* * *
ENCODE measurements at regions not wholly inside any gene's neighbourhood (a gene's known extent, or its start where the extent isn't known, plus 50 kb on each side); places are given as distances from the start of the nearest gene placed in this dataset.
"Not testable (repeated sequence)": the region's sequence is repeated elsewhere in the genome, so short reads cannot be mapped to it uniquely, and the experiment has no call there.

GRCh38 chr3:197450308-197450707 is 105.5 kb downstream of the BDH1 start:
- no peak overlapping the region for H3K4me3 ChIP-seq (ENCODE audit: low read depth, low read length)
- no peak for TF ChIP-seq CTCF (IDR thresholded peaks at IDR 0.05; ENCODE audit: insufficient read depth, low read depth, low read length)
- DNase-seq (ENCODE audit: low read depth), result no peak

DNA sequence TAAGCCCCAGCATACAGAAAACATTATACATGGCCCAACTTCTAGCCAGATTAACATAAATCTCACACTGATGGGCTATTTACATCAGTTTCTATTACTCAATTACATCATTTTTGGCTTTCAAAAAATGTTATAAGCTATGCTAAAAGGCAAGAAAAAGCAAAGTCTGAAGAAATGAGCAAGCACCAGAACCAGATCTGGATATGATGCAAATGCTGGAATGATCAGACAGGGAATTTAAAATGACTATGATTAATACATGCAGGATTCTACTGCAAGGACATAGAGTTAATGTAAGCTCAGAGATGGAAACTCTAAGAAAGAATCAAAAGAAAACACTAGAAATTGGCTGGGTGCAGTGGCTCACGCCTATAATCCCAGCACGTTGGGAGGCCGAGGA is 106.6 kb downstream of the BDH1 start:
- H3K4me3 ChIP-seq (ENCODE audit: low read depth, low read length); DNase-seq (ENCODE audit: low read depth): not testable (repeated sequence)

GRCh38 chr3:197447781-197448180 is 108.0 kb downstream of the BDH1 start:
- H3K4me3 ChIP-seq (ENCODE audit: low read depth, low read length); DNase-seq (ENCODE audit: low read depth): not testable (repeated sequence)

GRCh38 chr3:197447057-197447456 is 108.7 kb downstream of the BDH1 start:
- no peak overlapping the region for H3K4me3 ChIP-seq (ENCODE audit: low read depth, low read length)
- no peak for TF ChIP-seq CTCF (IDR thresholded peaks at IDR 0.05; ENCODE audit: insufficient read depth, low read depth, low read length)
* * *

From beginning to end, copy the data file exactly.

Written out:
ENCODE measurements at regions not wholly inside any gene's neighbourhood (a gene's known extent, or its start where the extent isn't known, plus 50 kb on each side); places are given as distances from the start of the nearest gene placed in this dataset.
"Not testable (repeated sequence)": the region's sequence is repeated elsewhere in the genome, so short reads cannot be mapped to it uniquely, and the experiment has no call there.

GRCh38 chr3:197450308-197450707 is 105.5 kb downstream of the BDH1 start:
- no peak overlapping the region for H3K4me3 ChIP-seq (ENCODE audit: low read depth, low read length)
- no peak for TF ChIP-seq CTCF (IDR thresholded peaks at IDR 0.05; ENCODE audit: insufficient read depth, low read depth, low read length)
- DNase-seq (ENCODE audit: low read depth), result no peak

DNA sequence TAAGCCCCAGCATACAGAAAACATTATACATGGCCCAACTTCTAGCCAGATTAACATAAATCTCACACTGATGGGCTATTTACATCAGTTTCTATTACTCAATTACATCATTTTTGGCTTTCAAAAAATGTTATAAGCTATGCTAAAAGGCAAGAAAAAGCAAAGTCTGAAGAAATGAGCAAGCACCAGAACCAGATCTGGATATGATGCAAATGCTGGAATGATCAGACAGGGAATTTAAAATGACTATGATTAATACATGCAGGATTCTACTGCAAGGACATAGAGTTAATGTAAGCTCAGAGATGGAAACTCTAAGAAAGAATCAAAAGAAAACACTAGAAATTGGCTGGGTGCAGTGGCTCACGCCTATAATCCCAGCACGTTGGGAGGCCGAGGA is 106.6 kb downstream of the BDH1 start:
- H3K4me3 ChIP-seq (ENCODE audit: low read depth, low read length); DNase-seq (ENCODE audit: low read depth): not testable (repeated sequence)

GRCh38 chr3:197447781-197448180 is 108.0 kb downstream of the BDH1 start:
- H3K4me3 ChIP-seq (ENCODE audit: low read depth, low read length); DNase-seq (ENCODE audit: low read depth): not testable (repeated sequence)

GRCh38 chr3:197447057-197447456 is 108.7 kb downstream of the BDH1 start:
- no peak overlapping the region for H3K4me3 ChIP-seq (ENCODE audit: low read depth, low read length)
- no peak for TF ChIP-seq CTCF (IDR thresholded peaks at IDR 0.05; ENCODE audit: insufficient read depth, low read depth, low read length)